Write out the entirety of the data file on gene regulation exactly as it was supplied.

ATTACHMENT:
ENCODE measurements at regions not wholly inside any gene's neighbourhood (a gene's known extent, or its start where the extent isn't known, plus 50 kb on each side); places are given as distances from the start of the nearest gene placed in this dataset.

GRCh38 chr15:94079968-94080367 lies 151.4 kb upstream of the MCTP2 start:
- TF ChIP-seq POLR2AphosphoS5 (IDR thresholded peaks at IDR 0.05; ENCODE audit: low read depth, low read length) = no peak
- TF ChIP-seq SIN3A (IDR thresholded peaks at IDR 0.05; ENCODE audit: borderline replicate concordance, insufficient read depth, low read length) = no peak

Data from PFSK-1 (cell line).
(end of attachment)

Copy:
ENCODE measurements at regions not wholly inside any gene's neighbourhood (a gene's known extent, or its start where the extent isn't known, plus 50 kb on each side); places are given as distances from the start of the nearest gene placed in this dataset.

GRCh38 chr15:94079968-94080367 lies 151.4 kb upstream of the MCTP2 start:
- TF ChIP-seq POLR2AphosphoS5 (IDR thresholded peaks at IDR 0.05; ENCODE audit: low read depth, low read length) = no peak
- TF ChIP-seq SIN3A (IDR thresholded peaks at IDR 0.05; ENCODE audit: borderline replicate concordance, insufficient read depth, low read length) = no peak

Data from PFSK-1 (cell line).